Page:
1994 is the last of the “simple” Ultra sets. After this came parallels and paralleled inserts with insertion ratios astronomical by early-90’s standards. Obviously things got pretty hairy for big-name player collectors, so for now let’s take a minute and enjoy the leisurely pace of a time before the Gold Medallions, Platinum Medallions, and 1-of-1 Masterpieces that characterized the remainder of the Ultra timeline.
Look at these two!
|1994 Ultra #120|
They’re totes BFF’s. Buhner made it into the Hall of Fame speech – not much higher praise than that. I like how Junior is looking directly at the camera as if to say, “Excuse me – we are having a buddy moment. Could you please give us a sec while we celebrate our friendship with mutual being-good-at-baseball and complicated handshakes? Thank you.” Love this card.
I also like how the design is reminiscent of the inaugural 1991 design, e.g. lots of horizontal elements and a classy font. The large, etched-foil Ultra logo (on every card, btw) that replaced the flaming baseballs of the previous two sets also looks great even though it was only used for this one set.
On the back an abbreviated stat box and total lack of blurbage make space for three giant color action photos. This is an idea that would come to define a lot of 90’s cardboard: plenty of sizzle, very little steak. Not that I mind it – there are plenty of other cards (not to mention the inserts from this very set) to turn to for actual baseball information and more complete statistics. I’m willing to forgive certain sets of cards to be a little less informative for the sake of photography and foil (which is probably one of the defining characteristics of a 90’s collector). And speaking of foil, this may be the most ever put on the back of a base card.
|1994 Ultra All-Star Team #8|
All the inserts are pretty similar design-wise with player photos superimposed over full-bleed fields of primary colors populated with 90’s-style clipart. I don’t mind that Junior looks a little cross-eyed here – this is a fun, colorful card. In fact all the inserts put together have the appearance of a modern-day parallel rainbow. That big foil Ultra logo made it onto the front and back of this one.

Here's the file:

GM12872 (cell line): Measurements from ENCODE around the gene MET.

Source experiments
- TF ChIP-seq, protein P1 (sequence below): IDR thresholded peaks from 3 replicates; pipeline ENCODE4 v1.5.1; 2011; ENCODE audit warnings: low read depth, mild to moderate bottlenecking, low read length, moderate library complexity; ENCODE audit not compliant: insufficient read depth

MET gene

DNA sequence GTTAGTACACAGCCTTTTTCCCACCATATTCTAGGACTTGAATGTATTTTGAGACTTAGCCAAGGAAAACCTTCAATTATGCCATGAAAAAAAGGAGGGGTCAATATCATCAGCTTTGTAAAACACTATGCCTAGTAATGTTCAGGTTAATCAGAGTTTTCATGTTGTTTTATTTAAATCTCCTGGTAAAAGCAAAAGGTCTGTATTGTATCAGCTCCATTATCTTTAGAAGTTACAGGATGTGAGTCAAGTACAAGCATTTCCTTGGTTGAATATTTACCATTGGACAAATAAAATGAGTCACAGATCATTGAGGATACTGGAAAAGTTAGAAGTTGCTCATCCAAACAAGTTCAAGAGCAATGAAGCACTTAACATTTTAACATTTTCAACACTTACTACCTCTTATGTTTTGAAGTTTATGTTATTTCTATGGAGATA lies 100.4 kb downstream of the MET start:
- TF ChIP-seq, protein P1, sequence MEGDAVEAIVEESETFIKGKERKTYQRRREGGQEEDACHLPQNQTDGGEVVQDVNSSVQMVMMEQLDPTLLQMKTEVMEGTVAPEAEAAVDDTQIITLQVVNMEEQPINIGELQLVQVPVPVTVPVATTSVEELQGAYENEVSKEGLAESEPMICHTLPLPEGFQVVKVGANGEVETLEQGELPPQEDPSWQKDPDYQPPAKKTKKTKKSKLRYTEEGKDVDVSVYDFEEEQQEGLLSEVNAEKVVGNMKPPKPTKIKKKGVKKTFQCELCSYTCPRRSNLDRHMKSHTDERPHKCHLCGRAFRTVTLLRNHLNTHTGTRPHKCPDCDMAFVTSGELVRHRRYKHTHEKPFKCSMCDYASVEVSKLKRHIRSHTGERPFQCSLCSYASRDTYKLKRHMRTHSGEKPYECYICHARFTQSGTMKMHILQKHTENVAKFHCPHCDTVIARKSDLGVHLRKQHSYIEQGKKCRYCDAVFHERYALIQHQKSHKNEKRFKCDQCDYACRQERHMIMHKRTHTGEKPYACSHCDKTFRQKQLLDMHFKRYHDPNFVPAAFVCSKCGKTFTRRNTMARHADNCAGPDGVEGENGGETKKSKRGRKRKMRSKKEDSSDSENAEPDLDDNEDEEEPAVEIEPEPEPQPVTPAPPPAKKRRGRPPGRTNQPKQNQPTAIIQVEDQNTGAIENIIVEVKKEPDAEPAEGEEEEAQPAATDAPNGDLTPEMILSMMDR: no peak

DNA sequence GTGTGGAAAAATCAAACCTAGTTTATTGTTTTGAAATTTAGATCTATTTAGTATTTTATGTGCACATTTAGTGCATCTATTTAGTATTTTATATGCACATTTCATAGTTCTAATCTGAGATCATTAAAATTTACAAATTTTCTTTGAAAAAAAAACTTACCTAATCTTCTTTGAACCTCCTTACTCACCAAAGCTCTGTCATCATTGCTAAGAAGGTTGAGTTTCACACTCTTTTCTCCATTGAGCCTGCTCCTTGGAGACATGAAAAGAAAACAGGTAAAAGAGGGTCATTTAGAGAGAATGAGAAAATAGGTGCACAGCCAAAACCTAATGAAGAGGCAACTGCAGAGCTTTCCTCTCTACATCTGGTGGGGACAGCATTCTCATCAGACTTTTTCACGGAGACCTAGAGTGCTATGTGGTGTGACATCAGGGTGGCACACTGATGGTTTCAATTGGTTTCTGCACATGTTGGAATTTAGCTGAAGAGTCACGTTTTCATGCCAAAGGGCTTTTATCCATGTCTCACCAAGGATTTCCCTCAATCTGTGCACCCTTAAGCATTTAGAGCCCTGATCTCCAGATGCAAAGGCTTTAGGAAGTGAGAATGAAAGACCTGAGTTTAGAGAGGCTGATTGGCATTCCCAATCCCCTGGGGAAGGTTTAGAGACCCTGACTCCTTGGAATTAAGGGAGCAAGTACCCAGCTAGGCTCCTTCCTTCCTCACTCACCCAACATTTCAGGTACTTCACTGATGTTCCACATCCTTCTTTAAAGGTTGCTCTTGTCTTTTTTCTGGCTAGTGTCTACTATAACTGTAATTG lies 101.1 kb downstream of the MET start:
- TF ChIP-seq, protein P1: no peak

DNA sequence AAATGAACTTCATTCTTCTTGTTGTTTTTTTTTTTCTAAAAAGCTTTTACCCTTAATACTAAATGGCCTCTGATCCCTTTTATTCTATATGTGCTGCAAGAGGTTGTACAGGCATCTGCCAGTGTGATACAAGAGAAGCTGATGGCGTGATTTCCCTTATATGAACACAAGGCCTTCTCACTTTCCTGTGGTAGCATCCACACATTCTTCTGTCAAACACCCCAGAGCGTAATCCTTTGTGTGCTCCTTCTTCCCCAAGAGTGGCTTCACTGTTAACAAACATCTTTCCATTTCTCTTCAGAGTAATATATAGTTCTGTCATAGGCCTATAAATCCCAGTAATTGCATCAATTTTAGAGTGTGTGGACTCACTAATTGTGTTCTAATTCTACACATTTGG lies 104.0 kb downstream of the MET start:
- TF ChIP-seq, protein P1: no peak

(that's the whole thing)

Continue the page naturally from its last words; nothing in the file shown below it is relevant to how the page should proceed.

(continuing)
|1994 Ultra Award Winners #6|
Here is one of my earliest Griffey inserts and a long-time favorite for one reason alone: that excellent “A.L. Top Glove” shield with the little fleur de lis. Is that thing official? As in used by MLB? Because it’s awesome. It’s a thoughtful, well-written blurb, too. Just a great card in general.
|1994 Ultra Home Run King #2|
Here is yet another full-bleed clip art background, this time in black with a brightly-colored neon silhouette. Also another totally sweet insert logo.
|1994 Ultra On-Base Leader #6|
On-Base Leaders is far and away the toughest get here, being a relatively big checklist and seeded at 1:36 packs. That’s the same insertion ratio as the Home Run Kings insert, but this insert could only be pulled from Series 2 pre-priced packs, effectively boosting the scarcity. While all the other Griffeys of 1994 Ultra can be had for a couple of bucks a piece, don’t be surprised if the price of an On-Base Leaders Griffey reaches into the double-digits.
While there aren’t any insanely rare or iconic cards from ’94 Ultra, it remains a great relic of 90’s cardboard with a lot of solid photography and some memorable designs.